Last year, flooding in seven South African provinces cost the country around R160 billion in economic losses, according to the Department of Social Development. In the same year, Namibia had the heaviest rainfall in 120 years, Australian losses from Storm Yasi incurred economic losses of $20 billion and insured losses of $4 billion, and flooding in Thailand cost the country more than $30 billion.
There is no doubt that we are living in times of unprecedented climate risk. 2011 was the costliest year for natural disasters in recorded history, and the second costliest year in the history of the insurance industry, and as the mechanism by which society pools its risk, the insurance sector plays a critical role in helping society adapt to a changing climate and to mitigate personal risk.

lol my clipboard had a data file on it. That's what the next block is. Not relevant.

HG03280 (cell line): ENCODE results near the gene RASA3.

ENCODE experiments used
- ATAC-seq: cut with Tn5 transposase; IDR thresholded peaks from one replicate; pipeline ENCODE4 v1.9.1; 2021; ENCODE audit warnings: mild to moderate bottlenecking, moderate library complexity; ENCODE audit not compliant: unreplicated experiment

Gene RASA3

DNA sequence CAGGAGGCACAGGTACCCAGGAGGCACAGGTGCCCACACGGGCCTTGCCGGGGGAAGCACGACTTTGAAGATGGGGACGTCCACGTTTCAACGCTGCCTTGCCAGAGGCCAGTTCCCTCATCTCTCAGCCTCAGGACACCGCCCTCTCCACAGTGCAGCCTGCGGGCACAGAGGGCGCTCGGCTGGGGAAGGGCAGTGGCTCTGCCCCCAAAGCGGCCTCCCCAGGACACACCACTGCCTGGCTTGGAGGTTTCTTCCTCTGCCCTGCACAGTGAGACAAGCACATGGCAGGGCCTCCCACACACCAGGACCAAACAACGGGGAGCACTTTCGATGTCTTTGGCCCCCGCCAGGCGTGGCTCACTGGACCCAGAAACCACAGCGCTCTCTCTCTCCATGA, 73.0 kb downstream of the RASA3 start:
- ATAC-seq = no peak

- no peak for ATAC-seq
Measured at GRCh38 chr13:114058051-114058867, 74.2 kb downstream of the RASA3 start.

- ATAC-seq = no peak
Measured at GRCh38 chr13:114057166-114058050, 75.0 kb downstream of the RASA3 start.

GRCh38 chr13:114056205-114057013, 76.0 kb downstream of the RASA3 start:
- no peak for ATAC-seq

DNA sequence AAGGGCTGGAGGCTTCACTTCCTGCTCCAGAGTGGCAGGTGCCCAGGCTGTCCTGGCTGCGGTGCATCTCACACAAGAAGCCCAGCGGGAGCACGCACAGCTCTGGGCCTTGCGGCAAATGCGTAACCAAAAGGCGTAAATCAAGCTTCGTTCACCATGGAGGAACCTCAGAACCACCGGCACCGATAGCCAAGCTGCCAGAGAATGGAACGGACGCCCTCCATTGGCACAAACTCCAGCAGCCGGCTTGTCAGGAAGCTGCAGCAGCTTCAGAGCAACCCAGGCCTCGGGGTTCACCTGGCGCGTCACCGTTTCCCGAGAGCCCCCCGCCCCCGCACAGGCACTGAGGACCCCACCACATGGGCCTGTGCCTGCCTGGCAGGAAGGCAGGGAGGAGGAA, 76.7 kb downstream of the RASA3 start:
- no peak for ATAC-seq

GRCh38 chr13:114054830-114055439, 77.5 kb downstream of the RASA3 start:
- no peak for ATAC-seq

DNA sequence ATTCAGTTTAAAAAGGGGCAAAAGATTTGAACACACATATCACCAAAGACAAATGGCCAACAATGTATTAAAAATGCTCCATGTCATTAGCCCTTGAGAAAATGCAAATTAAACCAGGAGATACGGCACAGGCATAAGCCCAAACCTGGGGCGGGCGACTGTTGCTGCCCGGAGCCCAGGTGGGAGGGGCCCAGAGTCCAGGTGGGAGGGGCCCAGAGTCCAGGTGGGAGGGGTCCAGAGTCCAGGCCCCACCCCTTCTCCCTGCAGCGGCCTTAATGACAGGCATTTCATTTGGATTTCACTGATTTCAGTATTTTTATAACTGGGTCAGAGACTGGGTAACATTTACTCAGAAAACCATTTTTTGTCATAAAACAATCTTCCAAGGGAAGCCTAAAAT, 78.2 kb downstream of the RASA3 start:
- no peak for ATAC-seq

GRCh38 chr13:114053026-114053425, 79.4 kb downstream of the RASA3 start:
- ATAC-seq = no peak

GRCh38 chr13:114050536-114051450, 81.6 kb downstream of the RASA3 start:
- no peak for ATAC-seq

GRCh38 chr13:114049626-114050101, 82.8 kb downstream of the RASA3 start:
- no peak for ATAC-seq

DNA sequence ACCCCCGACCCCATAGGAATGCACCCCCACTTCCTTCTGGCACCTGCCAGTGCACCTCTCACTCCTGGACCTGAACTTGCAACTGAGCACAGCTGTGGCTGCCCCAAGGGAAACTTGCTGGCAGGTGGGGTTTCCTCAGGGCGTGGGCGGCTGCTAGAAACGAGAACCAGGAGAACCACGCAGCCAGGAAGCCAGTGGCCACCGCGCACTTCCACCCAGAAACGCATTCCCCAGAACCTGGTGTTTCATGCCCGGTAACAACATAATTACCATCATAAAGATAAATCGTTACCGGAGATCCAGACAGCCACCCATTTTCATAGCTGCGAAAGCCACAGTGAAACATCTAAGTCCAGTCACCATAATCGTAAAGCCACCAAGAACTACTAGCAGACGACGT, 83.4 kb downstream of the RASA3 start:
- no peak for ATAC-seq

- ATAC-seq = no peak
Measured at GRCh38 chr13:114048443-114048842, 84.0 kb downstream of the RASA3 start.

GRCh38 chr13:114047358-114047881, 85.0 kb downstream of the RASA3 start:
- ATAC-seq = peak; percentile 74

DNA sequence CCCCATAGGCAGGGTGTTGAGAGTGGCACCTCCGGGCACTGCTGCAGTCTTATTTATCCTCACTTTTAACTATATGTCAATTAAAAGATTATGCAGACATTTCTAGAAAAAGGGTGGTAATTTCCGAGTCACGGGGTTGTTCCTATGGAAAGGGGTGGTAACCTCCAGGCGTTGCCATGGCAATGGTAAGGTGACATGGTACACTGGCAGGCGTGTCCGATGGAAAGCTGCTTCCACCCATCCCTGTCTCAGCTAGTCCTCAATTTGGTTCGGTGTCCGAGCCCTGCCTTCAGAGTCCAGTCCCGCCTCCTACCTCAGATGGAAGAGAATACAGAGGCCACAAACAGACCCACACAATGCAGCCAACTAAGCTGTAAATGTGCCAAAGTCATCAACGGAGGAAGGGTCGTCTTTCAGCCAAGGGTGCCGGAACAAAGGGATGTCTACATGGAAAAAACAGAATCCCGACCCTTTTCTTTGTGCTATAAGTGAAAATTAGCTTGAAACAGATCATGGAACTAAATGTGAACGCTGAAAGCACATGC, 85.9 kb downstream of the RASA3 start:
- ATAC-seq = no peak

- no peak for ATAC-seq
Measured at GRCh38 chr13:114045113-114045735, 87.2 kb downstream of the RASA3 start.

By harvesting rainwater for household use you reduce the run-off water and risk of flooding. Storm water can also be harvested for irrigation, although water tank storage space could become a problem. Unfortunately we have replaced grass and fields with paving and concrete which doesn’t help the run-off water problem. Harvest your rainwater, grow grass, remove unnecessary paving and work towards a greener future.